The distaff version of testicular assault is ovarian assault and it, too, can take one of two forms. In the first, after the owners disclose or the assailant deduces that a female dog is pregnant, the attacker launches into the aforementioned tirade about all the unwanted dogs in shelters, as if this particular pregnant dog and her owner were personally responsible for all of them. As in the situations described previously, attempts to challenge this view will fall on deaf ears and prolong the distasteful encounter.
The second form is a selective-assault. The potential attacker first asks, “What breed of dog is she?” Purebred dogs and owners who fulfill whatever criteria the ovarian police officer adheres to will be spared a lecture. But woe betide those who would dare breed a mongrel based on the fact that the dog was only physically and mentally sound! These people, too, will be subjected to an unsolicited sermon regarding their and their dogs’ many shortcomings, the negative effect of these on dogdom and society, and what they must do to repent.
Considering how many studies make it clear that the majority of American pet-owners consider their animals members of the family and specifically one of the kids, it’s surprising to me that self-proclaimed animal-lovers would even consider abusing other pet-owners like this. What makes it all right to do that in these people’s minds? I’ve thought about this a fair amount because multiple times a year I get calls or emails from friends as well as strangers who have been the target of this behavior. Although a few of these folks can find humor in the event, all of them want to know why someone who otherwise appears normal would harangue someone they barely knew or even a complete stranger in such an ill-mannered way.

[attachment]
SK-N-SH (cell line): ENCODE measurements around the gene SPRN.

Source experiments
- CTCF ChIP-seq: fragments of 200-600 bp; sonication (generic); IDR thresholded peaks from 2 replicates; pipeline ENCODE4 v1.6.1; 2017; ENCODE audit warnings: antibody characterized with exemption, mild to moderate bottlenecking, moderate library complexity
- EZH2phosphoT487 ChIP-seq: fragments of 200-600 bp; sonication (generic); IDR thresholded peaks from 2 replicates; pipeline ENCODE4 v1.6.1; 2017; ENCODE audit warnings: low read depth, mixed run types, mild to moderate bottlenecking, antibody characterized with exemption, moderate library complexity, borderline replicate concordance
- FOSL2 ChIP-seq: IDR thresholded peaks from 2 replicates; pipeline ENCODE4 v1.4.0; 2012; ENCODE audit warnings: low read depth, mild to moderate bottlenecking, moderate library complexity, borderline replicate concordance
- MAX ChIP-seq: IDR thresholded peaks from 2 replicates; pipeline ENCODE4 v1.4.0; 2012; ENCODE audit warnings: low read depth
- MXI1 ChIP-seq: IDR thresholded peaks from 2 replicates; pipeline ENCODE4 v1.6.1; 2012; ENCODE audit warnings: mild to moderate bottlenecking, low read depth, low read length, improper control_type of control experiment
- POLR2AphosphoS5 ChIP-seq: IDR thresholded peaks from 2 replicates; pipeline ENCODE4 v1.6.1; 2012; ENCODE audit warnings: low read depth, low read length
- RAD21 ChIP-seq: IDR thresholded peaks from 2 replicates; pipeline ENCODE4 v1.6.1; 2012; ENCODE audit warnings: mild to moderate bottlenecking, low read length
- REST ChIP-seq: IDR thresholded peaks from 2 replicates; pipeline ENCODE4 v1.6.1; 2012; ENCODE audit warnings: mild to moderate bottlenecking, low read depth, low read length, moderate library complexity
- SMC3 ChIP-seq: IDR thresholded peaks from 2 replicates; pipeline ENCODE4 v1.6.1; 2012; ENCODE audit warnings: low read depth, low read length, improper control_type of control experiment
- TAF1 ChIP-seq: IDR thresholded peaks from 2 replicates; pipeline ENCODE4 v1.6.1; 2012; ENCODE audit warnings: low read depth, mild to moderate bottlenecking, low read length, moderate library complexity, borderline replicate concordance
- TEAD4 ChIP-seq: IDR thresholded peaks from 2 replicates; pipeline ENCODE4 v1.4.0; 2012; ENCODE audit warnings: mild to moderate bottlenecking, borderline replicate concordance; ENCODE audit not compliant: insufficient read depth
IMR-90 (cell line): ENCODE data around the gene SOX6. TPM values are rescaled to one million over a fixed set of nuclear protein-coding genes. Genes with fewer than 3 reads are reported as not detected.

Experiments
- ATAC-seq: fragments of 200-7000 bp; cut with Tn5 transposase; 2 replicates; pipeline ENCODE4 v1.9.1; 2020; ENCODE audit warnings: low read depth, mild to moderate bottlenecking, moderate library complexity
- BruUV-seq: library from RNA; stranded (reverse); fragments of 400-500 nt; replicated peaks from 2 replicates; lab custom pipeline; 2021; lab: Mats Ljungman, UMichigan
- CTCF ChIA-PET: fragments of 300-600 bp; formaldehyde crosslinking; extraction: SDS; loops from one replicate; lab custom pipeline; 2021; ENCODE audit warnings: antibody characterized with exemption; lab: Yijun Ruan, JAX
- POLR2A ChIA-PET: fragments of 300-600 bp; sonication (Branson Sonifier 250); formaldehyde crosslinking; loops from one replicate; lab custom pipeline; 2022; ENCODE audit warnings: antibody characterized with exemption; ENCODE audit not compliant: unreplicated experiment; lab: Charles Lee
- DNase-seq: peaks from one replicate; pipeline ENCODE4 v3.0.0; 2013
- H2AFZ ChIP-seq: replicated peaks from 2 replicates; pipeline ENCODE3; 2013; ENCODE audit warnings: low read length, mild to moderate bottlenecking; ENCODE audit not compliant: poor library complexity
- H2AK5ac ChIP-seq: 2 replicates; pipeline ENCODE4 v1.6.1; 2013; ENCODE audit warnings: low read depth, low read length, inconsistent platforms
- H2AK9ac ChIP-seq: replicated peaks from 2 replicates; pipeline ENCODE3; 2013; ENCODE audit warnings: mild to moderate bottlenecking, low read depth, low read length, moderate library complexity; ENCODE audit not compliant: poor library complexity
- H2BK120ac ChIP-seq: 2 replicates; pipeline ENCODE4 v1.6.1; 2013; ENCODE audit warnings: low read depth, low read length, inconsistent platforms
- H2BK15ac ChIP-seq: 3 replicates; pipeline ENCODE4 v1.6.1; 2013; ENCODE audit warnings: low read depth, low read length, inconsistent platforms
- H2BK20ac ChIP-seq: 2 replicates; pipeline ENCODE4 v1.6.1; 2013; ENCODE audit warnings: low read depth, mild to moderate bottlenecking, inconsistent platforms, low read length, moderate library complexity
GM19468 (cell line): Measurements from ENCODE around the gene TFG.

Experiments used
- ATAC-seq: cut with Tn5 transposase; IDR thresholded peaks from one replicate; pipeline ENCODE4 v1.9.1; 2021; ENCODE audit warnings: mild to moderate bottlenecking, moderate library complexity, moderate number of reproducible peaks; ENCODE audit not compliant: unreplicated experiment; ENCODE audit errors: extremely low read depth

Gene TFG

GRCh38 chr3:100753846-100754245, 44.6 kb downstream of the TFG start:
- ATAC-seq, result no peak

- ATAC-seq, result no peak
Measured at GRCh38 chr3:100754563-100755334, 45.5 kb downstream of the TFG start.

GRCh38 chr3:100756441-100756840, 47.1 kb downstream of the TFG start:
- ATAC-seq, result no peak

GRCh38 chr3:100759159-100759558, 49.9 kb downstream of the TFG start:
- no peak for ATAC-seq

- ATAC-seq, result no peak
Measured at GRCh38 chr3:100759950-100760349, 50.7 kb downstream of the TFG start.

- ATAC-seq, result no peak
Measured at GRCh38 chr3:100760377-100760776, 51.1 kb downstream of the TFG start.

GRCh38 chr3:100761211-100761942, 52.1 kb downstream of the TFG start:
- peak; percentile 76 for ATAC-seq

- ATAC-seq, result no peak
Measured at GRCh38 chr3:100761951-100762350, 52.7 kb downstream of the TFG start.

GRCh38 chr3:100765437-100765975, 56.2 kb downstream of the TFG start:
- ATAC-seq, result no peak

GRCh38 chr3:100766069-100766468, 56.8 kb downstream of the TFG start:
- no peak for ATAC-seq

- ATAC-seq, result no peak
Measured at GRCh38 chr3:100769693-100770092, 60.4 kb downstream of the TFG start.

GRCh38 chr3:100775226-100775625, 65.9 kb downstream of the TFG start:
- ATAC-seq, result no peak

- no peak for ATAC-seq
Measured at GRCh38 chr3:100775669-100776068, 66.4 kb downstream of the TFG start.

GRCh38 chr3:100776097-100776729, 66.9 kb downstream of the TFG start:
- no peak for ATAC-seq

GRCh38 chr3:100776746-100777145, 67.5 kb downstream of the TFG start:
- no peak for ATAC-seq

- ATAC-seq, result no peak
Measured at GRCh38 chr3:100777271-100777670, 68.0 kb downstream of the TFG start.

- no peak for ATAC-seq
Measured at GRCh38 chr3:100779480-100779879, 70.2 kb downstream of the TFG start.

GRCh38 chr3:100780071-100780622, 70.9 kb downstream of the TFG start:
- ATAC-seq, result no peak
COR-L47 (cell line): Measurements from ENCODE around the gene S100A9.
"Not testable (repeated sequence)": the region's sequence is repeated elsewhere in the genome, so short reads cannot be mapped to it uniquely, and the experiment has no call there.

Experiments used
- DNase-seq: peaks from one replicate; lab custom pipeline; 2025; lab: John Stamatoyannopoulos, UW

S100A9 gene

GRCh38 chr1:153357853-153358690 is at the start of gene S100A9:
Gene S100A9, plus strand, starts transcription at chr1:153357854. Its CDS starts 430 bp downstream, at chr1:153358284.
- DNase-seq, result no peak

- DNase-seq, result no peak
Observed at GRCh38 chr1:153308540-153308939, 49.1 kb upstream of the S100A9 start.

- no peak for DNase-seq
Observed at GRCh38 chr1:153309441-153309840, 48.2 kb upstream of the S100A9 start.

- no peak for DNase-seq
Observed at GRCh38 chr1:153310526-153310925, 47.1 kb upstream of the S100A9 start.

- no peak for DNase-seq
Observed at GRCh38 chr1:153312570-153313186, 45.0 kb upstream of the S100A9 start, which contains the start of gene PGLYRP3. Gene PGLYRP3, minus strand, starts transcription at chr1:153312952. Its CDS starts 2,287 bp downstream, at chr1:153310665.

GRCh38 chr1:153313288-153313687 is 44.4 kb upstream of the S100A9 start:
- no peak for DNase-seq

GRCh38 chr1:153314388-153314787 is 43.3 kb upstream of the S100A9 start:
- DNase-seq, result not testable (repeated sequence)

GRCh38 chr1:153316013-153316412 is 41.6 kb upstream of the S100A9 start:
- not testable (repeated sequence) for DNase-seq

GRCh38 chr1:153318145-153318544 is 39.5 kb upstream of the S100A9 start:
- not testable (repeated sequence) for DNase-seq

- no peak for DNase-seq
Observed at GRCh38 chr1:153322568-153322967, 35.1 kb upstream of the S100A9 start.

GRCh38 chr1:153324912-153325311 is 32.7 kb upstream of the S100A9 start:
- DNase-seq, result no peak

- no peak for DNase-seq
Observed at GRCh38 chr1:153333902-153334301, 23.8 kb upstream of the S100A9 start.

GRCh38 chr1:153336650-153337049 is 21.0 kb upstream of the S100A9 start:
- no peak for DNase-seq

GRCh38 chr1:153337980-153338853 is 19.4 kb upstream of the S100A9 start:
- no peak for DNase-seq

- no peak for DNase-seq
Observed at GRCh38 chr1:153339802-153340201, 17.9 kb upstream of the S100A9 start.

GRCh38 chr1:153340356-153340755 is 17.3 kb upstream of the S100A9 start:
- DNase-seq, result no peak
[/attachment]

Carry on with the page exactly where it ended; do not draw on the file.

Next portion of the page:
My conclusion is that the behavior is fueled by two factors. The first is that the target usually is a stranger or someone about whom the abuser knows little and cares about less. Because of this, they can project any negative qualities they want on those people. That makes me think these people might not feel comfortable forcing their views on those they know personally. And it seems that the most likely reason for that is because they don’t feel secure enough in their beliefs to risk healthy debate on the subject.
The second is that these people relate to companion animals as symbols. Perhaps the animals merely represent some animal-related cause (universal spay and neuter, breed-specific legislation, specific kinds of diets or training methods, etc.) to them rather than real animals. This would explain why, in spite of their zeal to judge others, they so often energetically resist discussion of any negative effects their particular cause may have on the animals themselves. For them, it’s not about the animals: it’s about the cause. Or maybe they don’t have that much interest in any animal-related cause per se, but see their unsolicited lectures and any negative emotion they generate in their targets as a way to wield power over others for personal reasons that have meaning only to them.
Whatever the reason, the best way to deal with these folks is not to react to them and reinforce their impolite behavior. As the old saying from the sixties reminds us: it’s their war. There’s no need for us and our animals to get involved in it.